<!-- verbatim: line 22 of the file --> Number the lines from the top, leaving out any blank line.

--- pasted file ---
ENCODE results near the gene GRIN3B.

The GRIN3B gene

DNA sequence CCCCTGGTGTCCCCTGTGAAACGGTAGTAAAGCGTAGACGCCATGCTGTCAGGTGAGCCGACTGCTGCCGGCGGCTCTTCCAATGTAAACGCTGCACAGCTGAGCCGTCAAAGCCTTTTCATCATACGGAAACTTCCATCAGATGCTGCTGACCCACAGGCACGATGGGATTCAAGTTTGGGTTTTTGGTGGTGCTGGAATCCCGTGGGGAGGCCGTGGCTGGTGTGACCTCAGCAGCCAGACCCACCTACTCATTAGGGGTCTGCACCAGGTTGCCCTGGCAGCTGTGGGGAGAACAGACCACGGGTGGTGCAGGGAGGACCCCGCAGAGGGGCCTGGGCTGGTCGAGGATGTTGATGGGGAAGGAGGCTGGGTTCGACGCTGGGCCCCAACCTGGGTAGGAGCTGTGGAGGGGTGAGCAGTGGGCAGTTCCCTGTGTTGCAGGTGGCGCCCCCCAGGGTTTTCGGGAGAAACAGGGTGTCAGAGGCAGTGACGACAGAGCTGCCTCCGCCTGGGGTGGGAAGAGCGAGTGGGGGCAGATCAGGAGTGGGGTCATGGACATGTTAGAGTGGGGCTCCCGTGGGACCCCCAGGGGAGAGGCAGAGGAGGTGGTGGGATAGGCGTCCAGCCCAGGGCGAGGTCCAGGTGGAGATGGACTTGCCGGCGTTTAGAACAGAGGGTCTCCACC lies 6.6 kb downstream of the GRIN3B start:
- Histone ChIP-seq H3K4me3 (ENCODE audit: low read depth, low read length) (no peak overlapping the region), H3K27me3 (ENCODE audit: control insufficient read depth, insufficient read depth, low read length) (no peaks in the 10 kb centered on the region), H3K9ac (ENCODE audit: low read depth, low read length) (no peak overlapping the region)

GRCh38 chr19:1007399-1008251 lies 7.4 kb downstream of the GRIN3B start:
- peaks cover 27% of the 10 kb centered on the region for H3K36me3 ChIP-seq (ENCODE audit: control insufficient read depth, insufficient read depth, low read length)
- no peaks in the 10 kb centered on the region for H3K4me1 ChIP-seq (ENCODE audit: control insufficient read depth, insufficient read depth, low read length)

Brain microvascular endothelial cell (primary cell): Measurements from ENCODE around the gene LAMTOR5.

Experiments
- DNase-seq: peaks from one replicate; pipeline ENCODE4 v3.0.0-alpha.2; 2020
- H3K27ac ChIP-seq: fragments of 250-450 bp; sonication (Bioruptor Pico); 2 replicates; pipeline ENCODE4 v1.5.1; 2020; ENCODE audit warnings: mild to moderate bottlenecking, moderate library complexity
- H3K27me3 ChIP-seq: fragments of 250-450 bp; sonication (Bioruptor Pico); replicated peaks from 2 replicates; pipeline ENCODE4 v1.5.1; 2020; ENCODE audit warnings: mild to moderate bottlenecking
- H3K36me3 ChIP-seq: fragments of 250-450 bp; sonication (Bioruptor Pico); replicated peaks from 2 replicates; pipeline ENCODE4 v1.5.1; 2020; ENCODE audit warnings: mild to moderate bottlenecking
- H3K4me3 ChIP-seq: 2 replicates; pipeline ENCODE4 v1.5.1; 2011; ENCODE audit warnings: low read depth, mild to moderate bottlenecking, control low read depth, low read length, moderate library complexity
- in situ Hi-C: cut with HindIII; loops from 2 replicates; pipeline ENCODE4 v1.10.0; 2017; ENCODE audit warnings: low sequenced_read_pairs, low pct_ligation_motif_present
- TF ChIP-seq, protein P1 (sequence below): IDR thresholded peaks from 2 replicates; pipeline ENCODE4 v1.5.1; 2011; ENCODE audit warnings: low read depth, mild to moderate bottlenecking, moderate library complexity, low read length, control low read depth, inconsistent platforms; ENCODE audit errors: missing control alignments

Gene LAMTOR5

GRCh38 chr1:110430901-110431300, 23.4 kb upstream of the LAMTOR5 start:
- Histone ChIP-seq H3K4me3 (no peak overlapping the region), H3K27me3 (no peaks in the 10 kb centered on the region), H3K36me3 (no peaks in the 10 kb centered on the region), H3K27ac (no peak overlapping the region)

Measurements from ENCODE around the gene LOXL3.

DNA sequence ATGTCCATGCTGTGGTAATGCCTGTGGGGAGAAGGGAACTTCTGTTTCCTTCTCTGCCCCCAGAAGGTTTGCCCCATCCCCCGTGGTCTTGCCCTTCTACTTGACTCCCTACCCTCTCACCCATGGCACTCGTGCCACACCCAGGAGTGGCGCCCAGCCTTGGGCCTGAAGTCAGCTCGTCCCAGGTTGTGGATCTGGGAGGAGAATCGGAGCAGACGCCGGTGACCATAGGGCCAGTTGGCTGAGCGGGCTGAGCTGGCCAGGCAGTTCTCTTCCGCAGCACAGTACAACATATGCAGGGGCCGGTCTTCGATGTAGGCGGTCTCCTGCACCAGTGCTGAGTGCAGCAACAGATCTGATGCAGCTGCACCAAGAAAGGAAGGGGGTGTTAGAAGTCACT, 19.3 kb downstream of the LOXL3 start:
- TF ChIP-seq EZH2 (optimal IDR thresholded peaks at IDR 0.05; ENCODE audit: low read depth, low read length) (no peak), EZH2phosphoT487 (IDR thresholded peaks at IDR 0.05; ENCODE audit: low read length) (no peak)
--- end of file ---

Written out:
- TF ChIP-seq EZH2 (optimal IDR thresholded peaks at IDR 0.05; ENCODE audit: low read depth, low read length) (no peak), EZH2phosphoT487 (IDR thresholded peaks at IDR 0.05; ENCODE audit: low read length) (no peak)